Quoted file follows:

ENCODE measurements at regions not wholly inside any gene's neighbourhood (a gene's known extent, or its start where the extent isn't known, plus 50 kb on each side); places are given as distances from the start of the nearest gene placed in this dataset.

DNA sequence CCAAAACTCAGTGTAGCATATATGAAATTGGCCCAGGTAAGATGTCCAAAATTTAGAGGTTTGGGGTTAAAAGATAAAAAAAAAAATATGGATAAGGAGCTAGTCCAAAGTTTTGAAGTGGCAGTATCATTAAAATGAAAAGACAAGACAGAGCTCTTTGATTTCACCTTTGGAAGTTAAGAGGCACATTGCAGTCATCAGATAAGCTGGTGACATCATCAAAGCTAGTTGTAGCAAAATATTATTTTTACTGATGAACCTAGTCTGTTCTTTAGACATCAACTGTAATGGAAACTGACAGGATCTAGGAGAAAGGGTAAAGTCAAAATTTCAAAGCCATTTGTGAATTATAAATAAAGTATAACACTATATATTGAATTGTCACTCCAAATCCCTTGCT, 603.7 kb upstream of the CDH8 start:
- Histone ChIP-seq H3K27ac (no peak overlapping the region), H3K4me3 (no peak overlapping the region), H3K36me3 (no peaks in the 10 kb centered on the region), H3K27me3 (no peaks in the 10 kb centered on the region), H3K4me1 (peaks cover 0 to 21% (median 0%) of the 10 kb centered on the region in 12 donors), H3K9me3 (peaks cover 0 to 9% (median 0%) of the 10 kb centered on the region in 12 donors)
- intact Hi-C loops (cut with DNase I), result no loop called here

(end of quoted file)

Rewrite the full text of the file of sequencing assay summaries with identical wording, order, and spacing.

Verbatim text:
ENCODE measurements at regions not wholly inside any gene's neighbourhood (a gene's known extent, or its start where the extent isn't known, plus 50 kb on each side); places are given as distances from the start of the nearest gene placed in this dataset.

DNA sequence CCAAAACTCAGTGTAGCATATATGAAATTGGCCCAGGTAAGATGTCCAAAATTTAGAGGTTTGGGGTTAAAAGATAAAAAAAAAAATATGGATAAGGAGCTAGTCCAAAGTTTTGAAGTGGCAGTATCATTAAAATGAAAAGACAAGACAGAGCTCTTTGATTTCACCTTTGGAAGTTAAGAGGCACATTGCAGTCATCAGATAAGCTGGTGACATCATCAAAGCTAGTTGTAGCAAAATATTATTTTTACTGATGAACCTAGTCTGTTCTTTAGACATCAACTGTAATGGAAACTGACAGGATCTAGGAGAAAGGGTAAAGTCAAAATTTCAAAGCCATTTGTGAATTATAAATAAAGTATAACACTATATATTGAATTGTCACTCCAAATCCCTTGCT, 603.7 kb upstream of the CDH8 start:
- Histone ChIP-seq H3K27ac (no peak overlapping the region), H3K4me3 (no peak overlapping the region), H3K36me3 (no peaks in the 10 kb centered on the region), H3K27me3 (no peaks in the 10 kb centered on the region), H3K4me1 (peaks cover 0 to 21% (median 0%) of the 10 kb centered on the region in 12 donors), H3K9me3 (peaks cover 0 to 9% (median 0%) of the 10 kb centered on the region in 12 donors)
- intact Hi-C loops (cut with DNase I), result no loop called here